National Water-Quality Assessment (NAWQA) Project
Determining the environmental significance of pesticides in air, rain, snow, and fog is difficult and there are no existing national standards or guidelines for these media. For drinking water, the U.S. Environmental Protection Agency establishes MCLs (maximum contaminant levels) for public water systems and determines exposure guidelines for adults and children. There are also U.S. Environmental Protection Agency and National Academy of Sciences water-quality criteria for aquatic organisms, which are often more sensitive to pesticides than humans are.
Only one fourth of the pesticides that have been analyzed in the various atmospheric matrices have been assigned MCL values, about half have exposure limits for children, and about one third have aquatic-life criteria. In most cases the measured pesticide concentrations in rain were much lower than MCL and human exposure guidelines. There are several instances, however, where the concentrations in rain have exceeded MCL values for alachlor, atrazine, and 2,4,-D. In general, the highest concentrations measured in rain occurred infrequently, but have occurred several times and will likely occur again. Atmospheric deposition of pesticides may adversely affect stream water quality during periods when direct precipitation and surface runoff are the major sources of streamflow.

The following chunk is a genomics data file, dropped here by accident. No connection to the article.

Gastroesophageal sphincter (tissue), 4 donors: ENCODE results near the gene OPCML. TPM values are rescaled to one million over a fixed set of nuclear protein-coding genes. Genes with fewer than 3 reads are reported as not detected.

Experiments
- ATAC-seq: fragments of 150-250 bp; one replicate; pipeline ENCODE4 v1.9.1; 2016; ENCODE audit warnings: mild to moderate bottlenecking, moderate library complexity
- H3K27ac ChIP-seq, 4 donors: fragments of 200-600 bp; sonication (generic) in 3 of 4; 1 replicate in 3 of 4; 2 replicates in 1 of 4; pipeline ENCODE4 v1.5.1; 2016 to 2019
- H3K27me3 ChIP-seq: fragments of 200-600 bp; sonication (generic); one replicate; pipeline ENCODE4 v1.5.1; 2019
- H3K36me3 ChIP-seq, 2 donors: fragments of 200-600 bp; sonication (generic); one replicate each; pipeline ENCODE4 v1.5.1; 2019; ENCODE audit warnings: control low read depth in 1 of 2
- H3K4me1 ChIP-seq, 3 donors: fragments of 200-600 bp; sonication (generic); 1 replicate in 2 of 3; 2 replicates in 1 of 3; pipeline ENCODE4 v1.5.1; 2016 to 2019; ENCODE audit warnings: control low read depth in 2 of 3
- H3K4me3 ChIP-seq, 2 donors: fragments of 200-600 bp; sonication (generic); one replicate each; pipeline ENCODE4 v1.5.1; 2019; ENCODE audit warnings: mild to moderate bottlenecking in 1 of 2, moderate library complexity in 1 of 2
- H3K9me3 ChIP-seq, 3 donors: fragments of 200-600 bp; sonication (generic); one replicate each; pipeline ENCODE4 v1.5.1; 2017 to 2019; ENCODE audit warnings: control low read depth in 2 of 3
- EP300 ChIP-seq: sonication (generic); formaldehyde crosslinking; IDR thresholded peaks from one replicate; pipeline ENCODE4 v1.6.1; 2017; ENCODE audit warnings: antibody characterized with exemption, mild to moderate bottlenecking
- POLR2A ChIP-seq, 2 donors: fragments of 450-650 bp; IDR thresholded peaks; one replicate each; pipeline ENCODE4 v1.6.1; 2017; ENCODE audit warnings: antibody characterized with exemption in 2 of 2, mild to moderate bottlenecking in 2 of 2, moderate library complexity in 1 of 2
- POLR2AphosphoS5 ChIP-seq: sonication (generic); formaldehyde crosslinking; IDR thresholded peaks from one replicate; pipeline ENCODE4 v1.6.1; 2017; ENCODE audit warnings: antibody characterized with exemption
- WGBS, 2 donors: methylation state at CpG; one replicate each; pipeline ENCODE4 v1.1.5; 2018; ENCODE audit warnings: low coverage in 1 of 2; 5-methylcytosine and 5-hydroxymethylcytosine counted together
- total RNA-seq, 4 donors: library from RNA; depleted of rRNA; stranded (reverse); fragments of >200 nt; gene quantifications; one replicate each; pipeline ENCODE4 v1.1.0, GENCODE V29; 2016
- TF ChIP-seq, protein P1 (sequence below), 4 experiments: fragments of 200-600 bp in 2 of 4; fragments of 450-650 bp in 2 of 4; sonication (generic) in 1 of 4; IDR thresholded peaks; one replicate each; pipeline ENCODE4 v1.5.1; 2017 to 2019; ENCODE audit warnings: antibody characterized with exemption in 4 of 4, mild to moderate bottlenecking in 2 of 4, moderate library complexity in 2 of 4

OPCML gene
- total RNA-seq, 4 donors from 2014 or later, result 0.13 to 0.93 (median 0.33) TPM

Most of what is known about the significance of atmospheric deposition of pesticides to water quality comes from studies done in the Great Lakes area on organochlorine insecticides such as DDT and toxaphene. Even though concentrations in the atmosphere are low, historic and continued deposition have resulted in sufficient loading to cause adverse effects on fish and wildlife due to food chain accumulation.